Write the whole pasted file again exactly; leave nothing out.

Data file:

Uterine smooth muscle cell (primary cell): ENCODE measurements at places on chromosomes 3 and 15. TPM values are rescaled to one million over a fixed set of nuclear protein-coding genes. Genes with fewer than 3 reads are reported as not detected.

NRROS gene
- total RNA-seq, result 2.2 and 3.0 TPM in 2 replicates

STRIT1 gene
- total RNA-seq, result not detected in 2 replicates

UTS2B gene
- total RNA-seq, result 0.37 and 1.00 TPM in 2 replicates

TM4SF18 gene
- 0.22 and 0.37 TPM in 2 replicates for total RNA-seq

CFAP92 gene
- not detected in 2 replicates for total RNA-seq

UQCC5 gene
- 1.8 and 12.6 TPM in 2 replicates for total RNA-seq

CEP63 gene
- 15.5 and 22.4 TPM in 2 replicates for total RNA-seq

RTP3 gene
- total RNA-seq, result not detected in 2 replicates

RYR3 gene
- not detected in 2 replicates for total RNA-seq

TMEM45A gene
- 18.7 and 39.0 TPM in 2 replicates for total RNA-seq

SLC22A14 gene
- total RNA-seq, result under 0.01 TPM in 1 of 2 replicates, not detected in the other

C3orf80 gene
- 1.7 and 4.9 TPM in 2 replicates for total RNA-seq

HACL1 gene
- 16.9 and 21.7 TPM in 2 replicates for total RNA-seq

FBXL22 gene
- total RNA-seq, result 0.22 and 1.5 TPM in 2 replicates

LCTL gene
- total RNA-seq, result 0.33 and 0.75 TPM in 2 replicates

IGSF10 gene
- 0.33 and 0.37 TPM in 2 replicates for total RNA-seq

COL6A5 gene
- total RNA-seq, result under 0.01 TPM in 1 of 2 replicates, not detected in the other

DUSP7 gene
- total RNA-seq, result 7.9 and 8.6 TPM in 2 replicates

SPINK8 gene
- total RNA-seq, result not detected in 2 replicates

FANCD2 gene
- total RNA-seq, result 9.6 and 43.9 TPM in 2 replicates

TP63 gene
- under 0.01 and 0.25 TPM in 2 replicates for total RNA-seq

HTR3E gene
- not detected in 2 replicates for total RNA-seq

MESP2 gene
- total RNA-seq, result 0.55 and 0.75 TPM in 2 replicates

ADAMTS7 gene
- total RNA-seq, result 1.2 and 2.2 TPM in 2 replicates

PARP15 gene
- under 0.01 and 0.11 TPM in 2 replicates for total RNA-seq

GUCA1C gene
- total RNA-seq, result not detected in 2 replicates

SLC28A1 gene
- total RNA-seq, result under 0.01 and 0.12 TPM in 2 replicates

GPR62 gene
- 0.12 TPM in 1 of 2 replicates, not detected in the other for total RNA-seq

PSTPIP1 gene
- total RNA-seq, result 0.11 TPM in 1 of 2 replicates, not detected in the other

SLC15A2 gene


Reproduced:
Uterine smooth muscle cell (primary cell): ENCODE measurements at places on chromosomes 3 and 15. TPM values are rescaled to one million over a fixed set of nuclear protein-coding genes. Genes with fewer than 3 reads are reported as not detected.

NRROS gene
- total RNA-seq, result 2.2 and 3.0 TPM in 2 replicates

STRIT1 gene
- total RNA-seq, result not detected in 2 replicates

UTS2B gene
- total RNA-seq, result 0.37 and 1.00 TPM in 2 replicates

TM4SF18 gene
- 0.22 and 0.37 TPM in 2 replicates for total RNA-seq

CFAP92 gene
- not detected in 2 replicates for total RNA-seq

UQCC5 gene
- 1.8 and 12.6 TPM in 2 replicates for total RNA-seq

CEP63 gene
- 15.5 and 22.4 TPM in 2 replicates for total RNA-seq

RTP3 gene
- total RNA-seq, result not detected in 2 replicates

RYR3 gene
- not detected in 2 replicates for total RNA-seq

TMEM45A gene
- 18.7 and 39.0 TPM in 2 replicates for total RNA-seq

SLC22A14 gene
- total RNA-seq, result under 0.01 TPM in 1 of 2 replicates, not detected in the other

C3orf80 gene
- 1.7 and 4.9 TPM in 2 replicates for total RNA-seq

HACL1 gene
- 16.9 and 21.7 TPM in 2 replicates for total RNA-seq

FBXL22 gene
- total RNA-seq, result 0.22 and 1.5 TPM in 2 replicates

LCTL gene
- total RNA-seq, result 0.33 and 0.75 TPM in 2 replicates

IGSF10 gene
- 0.33 and 0.37 TPM in 2 replicates for total RNA-seq

COL6A5 gene
- total RNA-seq, result under 0.01 TPM in 1 of 2 replicates, not detected in the other

DUSP7 gene
- total RNA-seq, result 7.9 and 8.6 TPM in 2 replicates

SPINK8 gene
- total RNA-seq, result not detected in 2 replicates

FANCD2 gene
- total RNA-seq, result 9.6 and 43.9 TPM in 2 replicates

TP63 gene
- under 0.01 and 0.25 TPM in 2 replicates for total RNA-seq

HTR3E gene
- not detected in 2 replicates for total RNA-seq

MESP2 gene
- total RNA-seq, result 0.55 and 0.75 TPM in 2 replicates

ADAMTS7 gene
- total RNA-seq, result 1.2 and 2.2 TPM in 2 replicates

PARP15 gene
- under 0.01 and 0.11 TPM in 2 replicates for total RNA-seq

GUCA1C gene
- total RNA-seq, result not detected in 2 replicates

SLC28A1 gene
- total RNA-seq, result under 0.01 and 0.12 TPM in 2 replicates

GPR62 gene
- 0.12 TPM in 1 of 2 replicates, not detected in the other for total RNA-seq

PSTPIP1 gene
- total RNA-seq, result 0.11 TPM in 1 of 2 replicates, not detected in the other

SLC15A2 gene